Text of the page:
A Solihull recruitment agency is warning companies that they will have to make radical changes to their policies on age in the next 12 months or face huge payouts at industrial tribunals.
In October 2006 a series of employment law changes are due to come into effect which will mean employers will no longer be able to recruit, train, promote or retire people on the basis of age unless it can be objectively justified.
Ashfield Personnel is already working with its clients to help them adapt to the legislation which aims to prevent age discrimination in the workplace.
Research has shown that people over 50 are placed as the third most disadvantaged group in the workplace after those with learning difficulties and those with physical disabilities.
Sue Yates, managing director of Ashfield Personnel and senior vice-president of Solihull Chamber of Commerce, said: "Preparation for the new ageism legislation in 2006 is essential. Attitudes and mind sets of companies and individuals have to be changed to provide them with the workforce of the future.
"With an ageing population in the UK, discriminating against workers on the grounds of age means employers may be missing out on the talents of the one million economically inactive older people who could contribute an additional £30 billion to the annual economic output.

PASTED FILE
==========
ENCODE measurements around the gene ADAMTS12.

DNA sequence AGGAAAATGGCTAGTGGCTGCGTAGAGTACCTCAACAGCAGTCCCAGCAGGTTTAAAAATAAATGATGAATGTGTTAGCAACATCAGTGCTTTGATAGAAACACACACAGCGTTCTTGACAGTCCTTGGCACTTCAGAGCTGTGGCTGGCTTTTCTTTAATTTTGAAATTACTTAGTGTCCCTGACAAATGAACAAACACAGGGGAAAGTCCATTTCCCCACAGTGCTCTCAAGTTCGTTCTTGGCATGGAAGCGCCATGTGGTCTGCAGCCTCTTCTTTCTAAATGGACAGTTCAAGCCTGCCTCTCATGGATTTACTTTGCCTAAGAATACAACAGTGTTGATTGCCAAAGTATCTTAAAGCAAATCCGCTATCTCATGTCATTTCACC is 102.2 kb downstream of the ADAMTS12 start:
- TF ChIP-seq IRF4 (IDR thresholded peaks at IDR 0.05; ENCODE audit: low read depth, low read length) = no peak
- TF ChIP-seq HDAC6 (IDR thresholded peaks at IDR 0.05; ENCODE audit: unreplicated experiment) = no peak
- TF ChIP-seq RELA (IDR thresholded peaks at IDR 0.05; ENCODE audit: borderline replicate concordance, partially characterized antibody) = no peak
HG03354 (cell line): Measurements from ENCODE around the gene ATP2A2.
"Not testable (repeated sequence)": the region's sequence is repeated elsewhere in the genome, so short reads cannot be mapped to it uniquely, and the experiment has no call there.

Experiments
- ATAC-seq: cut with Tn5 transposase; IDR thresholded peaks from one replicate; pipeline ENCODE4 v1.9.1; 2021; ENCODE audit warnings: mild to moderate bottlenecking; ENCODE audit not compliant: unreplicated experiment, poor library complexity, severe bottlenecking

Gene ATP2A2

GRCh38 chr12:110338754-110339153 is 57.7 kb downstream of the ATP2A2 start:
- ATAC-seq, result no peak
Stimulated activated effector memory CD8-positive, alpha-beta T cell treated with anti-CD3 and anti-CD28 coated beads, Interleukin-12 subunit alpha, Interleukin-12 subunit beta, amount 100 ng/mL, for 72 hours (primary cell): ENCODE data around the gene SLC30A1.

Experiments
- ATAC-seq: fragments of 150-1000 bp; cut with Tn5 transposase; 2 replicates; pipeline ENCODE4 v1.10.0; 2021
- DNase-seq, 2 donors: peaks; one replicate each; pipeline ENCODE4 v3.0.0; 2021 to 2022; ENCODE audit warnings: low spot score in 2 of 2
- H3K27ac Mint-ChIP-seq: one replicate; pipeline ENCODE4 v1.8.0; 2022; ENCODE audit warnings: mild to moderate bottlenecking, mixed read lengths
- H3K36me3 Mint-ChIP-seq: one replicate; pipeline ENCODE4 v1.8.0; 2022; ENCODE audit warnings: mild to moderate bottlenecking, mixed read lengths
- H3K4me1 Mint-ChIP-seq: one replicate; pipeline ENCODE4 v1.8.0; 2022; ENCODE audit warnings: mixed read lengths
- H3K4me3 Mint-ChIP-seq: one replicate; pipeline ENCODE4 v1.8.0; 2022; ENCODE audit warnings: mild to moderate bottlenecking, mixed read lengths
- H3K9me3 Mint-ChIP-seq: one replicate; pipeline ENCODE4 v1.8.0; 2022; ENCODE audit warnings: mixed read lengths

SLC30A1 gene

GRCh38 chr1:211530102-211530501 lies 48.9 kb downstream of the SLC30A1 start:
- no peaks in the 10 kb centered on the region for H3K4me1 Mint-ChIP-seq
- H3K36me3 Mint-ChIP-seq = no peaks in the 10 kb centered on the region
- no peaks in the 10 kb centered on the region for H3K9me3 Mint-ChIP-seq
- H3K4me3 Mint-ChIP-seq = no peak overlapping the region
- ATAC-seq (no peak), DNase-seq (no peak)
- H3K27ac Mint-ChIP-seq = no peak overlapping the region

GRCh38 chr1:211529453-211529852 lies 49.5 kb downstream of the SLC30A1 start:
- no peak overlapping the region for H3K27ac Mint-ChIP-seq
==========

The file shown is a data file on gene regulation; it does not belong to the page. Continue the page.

"We are talking to our corporate clients and alerting them to the changes they may have to make to avoid employment tribunals at a later date."
The "anti-ageism" measures, announced in 2003, will bring Britain into line with European directives and make it unlawful to advertise jobs as being open only to "young, energetic people". Also outlawed will be unjustified discrimination on the grounds of age in promotion and training opportunities, as well as the provision of health and pension benefits. Workers aged over 65 will be able to claim unfair dismissal or demand full redundancy.
Recent research has shown that up to two thirds of firms are considering raising the age for pension entitlements amid the continuing crisis over funding final salary schemes.
Although the proportion of 50-year-old people staying on at work until state pension age has risen from 65 to 70 per cent since 1998, ministers believe much more needs to be done to prevent the talents of Britain's "grey generation" being wasted.
By 2010, it is predicted that more than 40 per cent of the British workforce will be over 45, and only 17 per cent will be under 24. Many firms, especially retailers such as Asda and B&Q, have adopted hiring policies designed to attract older workers. Age discrimination currently costs the economy £16 billion a year by reducing the size of the labour market.
But the Employers' Forum on Age campaign group has warned that the laws could cost £200 million to implement. The estimate was calculated on the basis of experience in America, where firms had to pay out huge sums after the introduction of anti discrimination laws.
In contrast to race or sex discrimination cases, older workers often claim they will not get another job and seek compensation for ten or even 20 years' lost earnings.